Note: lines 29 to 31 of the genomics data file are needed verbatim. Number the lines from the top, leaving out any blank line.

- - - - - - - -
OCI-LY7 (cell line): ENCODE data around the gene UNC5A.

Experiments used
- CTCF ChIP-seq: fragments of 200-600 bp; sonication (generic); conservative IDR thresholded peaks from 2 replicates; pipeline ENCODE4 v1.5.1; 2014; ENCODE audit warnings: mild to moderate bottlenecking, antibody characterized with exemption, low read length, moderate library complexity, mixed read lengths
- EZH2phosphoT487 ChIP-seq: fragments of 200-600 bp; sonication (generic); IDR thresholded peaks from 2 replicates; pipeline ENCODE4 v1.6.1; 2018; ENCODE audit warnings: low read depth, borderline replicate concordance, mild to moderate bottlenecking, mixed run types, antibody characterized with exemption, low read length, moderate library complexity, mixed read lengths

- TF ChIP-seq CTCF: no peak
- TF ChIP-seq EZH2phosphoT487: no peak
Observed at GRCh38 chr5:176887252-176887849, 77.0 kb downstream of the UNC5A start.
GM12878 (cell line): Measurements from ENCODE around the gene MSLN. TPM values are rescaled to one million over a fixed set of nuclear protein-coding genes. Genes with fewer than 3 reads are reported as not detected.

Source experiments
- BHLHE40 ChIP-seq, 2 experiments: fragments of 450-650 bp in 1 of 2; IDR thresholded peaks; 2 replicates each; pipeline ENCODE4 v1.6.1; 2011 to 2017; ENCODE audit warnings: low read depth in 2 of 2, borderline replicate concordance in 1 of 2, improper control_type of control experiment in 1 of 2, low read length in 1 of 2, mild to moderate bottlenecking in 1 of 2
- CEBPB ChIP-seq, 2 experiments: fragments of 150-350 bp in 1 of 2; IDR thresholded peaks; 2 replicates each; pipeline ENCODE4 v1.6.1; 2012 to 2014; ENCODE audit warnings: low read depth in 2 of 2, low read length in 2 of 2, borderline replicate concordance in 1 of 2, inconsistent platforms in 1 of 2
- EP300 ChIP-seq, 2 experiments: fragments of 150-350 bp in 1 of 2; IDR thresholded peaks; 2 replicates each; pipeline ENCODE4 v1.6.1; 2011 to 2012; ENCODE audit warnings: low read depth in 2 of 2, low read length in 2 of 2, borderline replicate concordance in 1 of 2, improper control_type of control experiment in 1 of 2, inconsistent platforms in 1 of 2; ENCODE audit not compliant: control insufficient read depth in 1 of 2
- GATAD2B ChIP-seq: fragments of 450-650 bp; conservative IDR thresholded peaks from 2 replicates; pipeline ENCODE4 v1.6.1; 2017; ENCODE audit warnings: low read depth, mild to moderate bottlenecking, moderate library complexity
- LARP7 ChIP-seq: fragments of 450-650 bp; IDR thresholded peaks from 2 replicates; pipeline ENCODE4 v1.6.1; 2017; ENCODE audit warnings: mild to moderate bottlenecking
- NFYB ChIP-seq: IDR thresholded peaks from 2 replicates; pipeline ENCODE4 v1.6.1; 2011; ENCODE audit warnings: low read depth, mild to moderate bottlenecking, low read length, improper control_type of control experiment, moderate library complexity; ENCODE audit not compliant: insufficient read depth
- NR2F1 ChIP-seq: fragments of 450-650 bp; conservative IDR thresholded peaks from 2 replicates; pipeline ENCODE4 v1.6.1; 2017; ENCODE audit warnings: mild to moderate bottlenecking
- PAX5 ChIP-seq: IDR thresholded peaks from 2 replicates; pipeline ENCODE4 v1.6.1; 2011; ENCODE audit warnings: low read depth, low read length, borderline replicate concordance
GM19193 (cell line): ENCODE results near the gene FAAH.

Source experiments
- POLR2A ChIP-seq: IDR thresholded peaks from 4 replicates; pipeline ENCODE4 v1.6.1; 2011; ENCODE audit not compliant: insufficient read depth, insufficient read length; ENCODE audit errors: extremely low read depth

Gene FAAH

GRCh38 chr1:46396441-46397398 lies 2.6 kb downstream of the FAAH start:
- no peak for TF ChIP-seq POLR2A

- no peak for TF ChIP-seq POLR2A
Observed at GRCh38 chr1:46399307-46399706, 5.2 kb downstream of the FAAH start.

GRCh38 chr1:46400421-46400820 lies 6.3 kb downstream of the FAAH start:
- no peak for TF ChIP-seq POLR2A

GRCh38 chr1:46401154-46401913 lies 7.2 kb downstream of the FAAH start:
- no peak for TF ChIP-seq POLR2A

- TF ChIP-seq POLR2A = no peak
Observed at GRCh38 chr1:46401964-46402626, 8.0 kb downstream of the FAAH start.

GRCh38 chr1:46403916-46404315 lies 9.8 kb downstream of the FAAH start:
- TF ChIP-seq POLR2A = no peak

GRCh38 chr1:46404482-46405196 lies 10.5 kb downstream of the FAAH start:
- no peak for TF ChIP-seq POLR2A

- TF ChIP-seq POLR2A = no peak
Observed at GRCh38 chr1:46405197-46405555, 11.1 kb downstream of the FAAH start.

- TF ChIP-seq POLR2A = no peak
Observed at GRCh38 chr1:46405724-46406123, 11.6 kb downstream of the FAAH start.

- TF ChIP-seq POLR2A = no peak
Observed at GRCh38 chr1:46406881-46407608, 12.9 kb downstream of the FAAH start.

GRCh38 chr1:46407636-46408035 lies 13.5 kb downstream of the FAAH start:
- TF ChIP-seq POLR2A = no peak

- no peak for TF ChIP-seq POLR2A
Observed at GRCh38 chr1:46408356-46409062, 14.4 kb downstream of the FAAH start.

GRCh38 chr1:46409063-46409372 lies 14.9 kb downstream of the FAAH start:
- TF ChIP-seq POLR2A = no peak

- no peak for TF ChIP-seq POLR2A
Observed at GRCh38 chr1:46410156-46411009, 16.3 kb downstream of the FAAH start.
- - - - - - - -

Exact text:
- no peak for TF ChIP-seq POLR2A

- TF ChIP-seq POLR2A = no peak
Observed at GRCh38 chr1:46401964-46402626, 8.0 kb downstream of the FAAH start.